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A linear programming primer: from Fourier to Karmarkar

  • Atlanta Chakraborty
  • Vijay Chandru
  • M. R. RaoEmail author
S.I.: Game theory and optimization

Abstract

The story of linear programming is one with all the elements of a grand historical drama. The original idea of testing if a polyhedron is non-empty by using a variable elimination to project down one dimension at a time until a tautology emerges dates back to a paper by Fourier in 1823. This gets re-invented in the 1930s by Motzkin. The real interest in linear programming happens during World War II when mathematicians ponder best ways of utilising resources at a time when they are constrained. The problem of optimising a linear function over a set of linear inequalities becomes the focus of the effort. Dantzig’s Simplex Method is announced and the Rand Corporation becomes a hot bed of computational mathematics. The range of applications of this modelling approach grows and the powerful machinery of numerical analysis and numerical linear algebra becomes a major driver for the advancement of computing machines. In the 1970s, constructs of theoretical computer science indicate that linear programming may in fact define the frontier of tractable problems that can be solved effectively on large instances. This raised a series of questions and answers: Is the Simplex Method a polynomial-time method and if not can we construct novel polynomial time methods, etc. And that is how the Ellipsoid Method from the Soviet Union and the Interior Point Method from Bell Labs make their way into this story as the heroics of Khachiyan and Karmarkar. We have called this paper a primer on linear programming since it only gives the reader a quick narrative of the grand historical drama. Hopefully it motivates a young reader to delve deeper and add another chapter.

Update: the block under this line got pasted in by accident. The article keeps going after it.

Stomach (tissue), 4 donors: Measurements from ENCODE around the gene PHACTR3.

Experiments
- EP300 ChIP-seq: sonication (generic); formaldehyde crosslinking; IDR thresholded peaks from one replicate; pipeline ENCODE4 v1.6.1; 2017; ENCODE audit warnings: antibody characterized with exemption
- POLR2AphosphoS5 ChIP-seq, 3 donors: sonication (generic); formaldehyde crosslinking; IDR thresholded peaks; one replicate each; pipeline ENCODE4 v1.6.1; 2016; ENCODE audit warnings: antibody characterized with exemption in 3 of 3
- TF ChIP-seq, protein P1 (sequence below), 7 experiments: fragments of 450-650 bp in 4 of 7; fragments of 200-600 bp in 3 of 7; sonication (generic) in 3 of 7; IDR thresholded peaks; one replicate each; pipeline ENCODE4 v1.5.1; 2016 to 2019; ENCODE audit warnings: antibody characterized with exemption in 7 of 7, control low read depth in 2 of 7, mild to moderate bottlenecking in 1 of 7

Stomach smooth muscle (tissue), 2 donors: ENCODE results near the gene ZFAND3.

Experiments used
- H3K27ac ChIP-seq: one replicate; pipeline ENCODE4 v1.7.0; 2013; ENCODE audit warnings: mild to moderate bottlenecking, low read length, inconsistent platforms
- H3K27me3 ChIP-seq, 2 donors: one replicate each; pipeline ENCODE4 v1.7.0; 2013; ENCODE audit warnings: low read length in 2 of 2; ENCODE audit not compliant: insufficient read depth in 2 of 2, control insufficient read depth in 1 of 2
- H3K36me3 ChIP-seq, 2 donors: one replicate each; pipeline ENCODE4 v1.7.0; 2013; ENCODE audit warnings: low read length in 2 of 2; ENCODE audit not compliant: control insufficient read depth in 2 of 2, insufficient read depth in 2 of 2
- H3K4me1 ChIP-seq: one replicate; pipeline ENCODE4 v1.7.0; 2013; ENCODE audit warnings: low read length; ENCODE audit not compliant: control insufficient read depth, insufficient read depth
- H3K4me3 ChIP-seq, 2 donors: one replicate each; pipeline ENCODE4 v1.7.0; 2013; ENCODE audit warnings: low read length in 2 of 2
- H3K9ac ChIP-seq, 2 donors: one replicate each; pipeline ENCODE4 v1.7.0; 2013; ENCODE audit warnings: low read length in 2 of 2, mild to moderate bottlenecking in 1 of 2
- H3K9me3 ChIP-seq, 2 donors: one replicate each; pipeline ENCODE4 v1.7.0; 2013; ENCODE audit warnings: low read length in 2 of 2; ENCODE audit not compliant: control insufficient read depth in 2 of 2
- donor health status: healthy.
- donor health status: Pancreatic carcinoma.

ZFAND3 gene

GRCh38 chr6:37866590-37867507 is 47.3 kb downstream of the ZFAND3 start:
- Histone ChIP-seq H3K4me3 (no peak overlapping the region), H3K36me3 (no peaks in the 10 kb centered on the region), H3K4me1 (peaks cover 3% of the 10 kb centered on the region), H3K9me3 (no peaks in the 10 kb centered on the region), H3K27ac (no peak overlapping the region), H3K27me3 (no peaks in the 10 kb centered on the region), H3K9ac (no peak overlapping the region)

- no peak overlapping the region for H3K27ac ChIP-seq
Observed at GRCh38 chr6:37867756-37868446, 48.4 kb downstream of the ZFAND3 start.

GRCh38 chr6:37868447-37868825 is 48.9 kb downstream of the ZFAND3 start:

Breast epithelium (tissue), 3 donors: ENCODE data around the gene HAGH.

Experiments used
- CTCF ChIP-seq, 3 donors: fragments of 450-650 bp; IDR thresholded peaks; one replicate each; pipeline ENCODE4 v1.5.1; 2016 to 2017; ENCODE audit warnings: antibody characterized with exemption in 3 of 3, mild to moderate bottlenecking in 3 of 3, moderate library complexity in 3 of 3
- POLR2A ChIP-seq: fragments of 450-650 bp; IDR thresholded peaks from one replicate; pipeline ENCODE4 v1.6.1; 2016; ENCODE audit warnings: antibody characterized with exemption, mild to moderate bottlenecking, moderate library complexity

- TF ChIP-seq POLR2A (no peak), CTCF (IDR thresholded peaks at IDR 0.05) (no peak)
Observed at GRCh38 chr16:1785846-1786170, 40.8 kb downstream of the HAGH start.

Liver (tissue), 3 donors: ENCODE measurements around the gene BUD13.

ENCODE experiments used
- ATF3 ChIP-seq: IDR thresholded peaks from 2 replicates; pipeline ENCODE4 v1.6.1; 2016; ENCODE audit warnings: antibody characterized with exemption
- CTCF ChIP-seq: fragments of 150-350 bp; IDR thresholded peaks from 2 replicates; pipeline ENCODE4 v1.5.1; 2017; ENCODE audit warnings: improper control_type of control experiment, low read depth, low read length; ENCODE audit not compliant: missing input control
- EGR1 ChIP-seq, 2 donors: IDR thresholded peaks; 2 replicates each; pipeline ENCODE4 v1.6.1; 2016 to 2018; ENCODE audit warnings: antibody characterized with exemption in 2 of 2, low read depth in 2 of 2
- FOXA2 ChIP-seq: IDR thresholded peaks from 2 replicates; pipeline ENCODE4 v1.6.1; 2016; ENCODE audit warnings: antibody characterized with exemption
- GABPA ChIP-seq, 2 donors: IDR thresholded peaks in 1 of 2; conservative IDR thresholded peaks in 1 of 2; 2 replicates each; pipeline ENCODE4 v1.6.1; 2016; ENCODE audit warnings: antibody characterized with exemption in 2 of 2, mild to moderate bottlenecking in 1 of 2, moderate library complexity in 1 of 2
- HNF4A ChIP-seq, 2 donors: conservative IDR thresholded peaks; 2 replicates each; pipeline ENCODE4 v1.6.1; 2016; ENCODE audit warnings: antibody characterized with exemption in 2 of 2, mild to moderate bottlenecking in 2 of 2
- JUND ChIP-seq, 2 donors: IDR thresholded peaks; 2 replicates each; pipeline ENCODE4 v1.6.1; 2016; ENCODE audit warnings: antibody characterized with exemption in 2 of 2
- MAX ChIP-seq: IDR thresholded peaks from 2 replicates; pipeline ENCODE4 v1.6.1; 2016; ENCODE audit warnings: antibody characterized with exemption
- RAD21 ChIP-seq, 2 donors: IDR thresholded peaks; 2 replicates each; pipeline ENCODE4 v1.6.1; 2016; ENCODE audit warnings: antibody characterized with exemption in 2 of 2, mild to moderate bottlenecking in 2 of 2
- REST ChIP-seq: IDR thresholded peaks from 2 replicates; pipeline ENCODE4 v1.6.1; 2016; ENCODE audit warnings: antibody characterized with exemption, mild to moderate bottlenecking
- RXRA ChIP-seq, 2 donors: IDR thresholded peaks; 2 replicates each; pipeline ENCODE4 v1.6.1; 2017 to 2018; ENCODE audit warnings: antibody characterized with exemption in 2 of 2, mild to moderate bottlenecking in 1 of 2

Keywords

Linear inequalities Linear programming Optimisation Duality Simplex method Ellipsoid method Interior point method Monotone 

Notes

Acknowledgements

The authors would like to thank the anonymous reviewers for their detailed comments and suggestions for improvement of the original submission. The authors have incorporated most of their suggestions and of course take responsibility for any remaining flaws.

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Authors and Affiliations

  1. 1.Department of MathematicsIndian Institute of ScienceBangaloreIndia
  2. 2.Robert Bosch Centre for Cyber Physical SystemsIndian Institute of ScienceBangaloreIndia
  3. 3.Indian School of BusinessHyderabadIndia

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